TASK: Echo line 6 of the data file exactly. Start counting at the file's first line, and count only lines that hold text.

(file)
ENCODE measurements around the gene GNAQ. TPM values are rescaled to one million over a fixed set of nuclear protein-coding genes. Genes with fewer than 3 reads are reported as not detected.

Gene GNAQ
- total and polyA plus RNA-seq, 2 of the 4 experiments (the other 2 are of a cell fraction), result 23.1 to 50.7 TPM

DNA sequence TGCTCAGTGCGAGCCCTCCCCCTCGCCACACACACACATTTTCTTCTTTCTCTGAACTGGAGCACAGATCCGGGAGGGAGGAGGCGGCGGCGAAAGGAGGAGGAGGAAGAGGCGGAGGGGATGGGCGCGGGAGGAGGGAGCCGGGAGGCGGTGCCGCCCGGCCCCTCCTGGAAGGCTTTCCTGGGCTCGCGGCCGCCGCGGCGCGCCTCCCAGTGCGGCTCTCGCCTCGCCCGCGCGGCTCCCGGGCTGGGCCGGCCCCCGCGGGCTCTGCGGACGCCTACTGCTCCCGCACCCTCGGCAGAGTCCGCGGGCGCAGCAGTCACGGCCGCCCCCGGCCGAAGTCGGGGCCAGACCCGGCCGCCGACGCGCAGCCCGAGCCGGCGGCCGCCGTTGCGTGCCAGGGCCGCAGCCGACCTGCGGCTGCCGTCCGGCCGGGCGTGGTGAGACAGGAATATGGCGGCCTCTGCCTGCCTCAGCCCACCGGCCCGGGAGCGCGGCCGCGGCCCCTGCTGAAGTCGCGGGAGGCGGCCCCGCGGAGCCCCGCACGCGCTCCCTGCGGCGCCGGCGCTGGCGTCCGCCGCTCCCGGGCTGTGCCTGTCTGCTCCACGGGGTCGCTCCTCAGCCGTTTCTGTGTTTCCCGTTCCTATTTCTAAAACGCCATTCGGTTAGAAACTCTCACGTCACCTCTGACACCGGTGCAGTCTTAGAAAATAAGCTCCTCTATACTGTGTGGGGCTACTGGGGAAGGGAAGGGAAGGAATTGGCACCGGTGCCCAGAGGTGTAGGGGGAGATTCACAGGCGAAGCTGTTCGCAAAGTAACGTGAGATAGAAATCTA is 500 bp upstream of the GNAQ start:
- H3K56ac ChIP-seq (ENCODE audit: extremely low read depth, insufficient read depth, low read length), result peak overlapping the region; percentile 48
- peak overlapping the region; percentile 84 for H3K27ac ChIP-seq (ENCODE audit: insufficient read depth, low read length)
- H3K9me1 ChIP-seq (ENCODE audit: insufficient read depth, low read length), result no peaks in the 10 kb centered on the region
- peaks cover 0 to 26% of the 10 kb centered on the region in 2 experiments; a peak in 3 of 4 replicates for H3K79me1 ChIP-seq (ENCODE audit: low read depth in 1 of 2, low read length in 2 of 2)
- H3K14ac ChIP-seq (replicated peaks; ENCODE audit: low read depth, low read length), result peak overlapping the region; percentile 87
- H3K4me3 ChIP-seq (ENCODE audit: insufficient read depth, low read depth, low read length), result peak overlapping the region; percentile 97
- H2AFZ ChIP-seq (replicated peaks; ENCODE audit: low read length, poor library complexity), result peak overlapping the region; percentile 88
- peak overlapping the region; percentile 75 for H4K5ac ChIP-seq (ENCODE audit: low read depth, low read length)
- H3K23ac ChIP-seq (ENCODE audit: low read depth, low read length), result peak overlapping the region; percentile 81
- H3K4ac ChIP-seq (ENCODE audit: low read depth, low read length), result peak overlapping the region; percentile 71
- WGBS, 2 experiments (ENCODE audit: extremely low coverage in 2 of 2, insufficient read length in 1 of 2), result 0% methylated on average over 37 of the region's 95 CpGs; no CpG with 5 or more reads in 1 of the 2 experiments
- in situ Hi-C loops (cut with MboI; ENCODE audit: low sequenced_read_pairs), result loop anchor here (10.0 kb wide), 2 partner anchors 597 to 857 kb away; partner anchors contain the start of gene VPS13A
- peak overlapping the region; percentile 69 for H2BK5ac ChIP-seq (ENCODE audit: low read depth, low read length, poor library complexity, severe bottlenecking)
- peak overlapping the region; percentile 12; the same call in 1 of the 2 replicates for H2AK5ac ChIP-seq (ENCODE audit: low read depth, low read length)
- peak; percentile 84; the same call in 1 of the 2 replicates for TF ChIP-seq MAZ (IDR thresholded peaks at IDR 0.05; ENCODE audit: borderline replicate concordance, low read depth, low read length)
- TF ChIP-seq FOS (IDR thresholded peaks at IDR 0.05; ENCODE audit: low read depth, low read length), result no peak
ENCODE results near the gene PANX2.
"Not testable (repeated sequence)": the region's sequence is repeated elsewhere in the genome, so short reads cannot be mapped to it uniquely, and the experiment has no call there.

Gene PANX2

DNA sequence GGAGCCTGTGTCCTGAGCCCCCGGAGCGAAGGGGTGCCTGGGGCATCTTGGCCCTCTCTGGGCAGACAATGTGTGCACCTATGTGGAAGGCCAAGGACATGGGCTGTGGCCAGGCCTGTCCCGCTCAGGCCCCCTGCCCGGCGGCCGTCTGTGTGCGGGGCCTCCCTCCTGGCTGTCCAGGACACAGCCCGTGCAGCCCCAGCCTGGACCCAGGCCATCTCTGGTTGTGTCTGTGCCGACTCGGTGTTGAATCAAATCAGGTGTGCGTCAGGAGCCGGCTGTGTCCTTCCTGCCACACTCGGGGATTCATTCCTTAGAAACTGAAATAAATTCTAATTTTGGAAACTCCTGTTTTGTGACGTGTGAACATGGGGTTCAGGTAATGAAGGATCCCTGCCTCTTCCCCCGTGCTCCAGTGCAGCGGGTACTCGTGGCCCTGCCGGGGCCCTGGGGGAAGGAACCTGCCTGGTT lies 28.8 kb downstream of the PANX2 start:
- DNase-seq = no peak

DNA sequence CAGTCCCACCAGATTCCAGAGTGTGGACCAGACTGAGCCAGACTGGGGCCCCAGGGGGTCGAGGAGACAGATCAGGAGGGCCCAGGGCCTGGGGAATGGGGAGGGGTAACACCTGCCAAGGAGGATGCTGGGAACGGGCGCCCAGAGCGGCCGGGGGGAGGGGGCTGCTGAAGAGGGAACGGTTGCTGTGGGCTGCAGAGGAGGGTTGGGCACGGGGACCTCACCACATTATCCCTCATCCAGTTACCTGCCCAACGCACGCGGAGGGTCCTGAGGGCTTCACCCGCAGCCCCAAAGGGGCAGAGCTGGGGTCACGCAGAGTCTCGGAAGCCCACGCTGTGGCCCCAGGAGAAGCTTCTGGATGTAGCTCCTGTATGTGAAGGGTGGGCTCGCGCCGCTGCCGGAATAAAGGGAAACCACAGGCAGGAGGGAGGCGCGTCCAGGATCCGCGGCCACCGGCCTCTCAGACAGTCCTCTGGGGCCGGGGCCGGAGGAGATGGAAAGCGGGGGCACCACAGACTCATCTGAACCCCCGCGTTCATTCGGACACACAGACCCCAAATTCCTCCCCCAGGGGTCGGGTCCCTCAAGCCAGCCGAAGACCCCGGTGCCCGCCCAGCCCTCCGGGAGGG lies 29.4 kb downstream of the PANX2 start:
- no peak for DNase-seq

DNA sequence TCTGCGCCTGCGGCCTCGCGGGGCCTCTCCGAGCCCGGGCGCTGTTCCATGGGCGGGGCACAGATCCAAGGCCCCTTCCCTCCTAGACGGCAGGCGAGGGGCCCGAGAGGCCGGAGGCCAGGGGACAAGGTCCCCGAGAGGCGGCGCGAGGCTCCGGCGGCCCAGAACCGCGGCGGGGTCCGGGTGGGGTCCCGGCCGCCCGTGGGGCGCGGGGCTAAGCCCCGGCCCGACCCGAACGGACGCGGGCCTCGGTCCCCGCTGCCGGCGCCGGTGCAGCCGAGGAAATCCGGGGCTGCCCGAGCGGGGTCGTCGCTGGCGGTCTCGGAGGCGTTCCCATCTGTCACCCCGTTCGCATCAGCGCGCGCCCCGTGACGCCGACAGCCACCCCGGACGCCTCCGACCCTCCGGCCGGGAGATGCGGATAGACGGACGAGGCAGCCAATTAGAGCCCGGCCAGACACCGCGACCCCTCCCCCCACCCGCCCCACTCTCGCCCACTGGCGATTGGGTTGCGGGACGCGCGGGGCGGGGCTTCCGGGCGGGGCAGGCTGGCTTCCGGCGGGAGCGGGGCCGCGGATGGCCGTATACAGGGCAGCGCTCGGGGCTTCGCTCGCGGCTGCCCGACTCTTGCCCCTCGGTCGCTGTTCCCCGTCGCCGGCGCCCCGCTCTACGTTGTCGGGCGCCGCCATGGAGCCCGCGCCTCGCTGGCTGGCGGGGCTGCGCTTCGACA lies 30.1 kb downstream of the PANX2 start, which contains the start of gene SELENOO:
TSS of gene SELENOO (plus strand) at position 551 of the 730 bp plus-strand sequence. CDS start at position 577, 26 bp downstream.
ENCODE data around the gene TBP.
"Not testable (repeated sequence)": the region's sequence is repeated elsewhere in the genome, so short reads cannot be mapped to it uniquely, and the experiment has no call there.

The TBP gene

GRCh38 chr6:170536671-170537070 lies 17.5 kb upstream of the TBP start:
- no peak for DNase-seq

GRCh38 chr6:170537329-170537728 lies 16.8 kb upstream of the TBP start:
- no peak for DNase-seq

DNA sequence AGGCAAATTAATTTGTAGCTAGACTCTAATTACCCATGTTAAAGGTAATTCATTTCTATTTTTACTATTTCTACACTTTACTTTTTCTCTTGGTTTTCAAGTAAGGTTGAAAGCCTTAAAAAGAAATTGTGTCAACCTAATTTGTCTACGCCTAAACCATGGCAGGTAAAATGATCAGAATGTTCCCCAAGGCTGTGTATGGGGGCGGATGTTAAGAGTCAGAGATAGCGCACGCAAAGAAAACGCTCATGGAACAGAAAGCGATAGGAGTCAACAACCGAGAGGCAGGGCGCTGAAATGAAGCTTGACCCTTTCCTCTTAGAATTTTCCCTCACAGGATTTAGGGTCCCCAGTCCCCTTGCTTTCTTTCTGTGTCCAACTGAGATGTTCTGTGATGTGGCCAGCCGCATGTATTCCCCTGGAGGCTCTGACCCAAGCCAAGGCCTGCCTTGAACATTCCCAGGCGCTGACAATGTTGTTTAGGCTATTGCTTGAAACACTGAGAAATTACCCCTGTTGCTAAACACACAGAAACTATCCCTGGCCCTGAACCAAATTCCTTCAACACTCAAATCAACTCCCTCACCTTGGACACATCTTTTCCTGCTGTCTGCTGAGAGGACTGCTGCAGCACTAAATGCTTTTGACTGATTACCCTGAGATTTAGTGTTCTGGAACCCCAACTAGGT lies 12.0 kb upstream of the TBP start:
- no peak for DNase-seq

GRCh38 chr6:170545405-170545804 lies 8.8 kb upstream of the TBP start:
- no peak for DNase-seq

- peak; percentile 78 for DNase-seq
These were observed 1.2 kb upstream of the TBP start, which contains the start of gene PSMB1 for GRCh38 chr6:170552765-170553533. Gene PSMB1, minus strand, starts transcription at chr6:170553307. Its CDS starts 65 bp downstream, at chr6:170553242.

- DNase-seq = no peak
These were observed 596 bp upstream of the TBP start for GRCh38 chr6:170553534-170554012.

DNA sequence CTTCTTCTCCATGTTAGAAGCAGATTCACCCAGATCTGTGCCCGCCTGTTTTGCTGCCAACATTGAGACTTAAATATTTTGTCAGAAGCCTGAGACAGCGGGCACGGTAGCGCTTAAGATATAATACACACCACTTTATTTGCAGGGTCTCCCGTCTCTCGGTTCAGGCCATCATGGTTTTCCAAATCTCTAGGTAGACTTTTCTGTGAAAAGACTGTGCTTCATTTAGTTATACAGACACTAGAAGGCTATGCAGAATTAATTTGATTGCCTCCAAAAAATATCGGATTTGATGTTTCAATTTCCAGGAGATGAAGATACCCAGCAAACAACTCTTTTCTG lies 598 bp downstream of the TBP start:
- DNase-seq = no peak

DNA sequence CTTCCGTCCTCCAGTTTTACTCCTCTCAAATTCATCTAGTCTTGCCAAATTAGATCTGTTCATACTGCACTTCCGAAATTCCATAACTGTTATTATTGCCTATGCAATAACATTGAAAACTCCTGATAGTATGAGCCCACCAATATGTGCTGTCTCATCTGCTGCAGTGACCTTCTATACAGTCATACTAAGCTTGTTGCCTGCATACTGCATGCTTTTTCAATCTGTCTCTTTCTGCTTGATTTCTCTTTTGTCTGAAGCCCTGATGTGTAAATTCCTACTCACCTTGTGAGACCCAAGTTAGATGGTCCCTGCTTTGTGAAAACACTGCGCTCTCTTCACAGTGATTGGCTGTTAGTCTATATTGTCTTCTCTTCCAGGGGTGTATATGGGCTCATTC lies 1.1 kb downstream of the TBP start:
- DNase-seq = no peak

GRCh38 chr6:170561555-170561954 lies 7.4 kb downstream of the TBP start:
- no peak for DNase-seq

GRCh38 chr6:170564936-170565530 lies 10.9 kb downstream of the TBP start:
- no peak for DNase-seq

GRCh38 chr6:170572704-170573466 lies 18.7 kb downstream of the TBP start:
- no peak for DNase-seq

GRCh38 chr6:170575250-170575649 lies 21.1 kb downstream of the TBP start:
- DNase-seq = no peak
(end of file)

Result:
- peak overlapping the region; percentile 84 for H3K27ac ChIP-seq (ENCODE audit: insufficient read depth, low read length)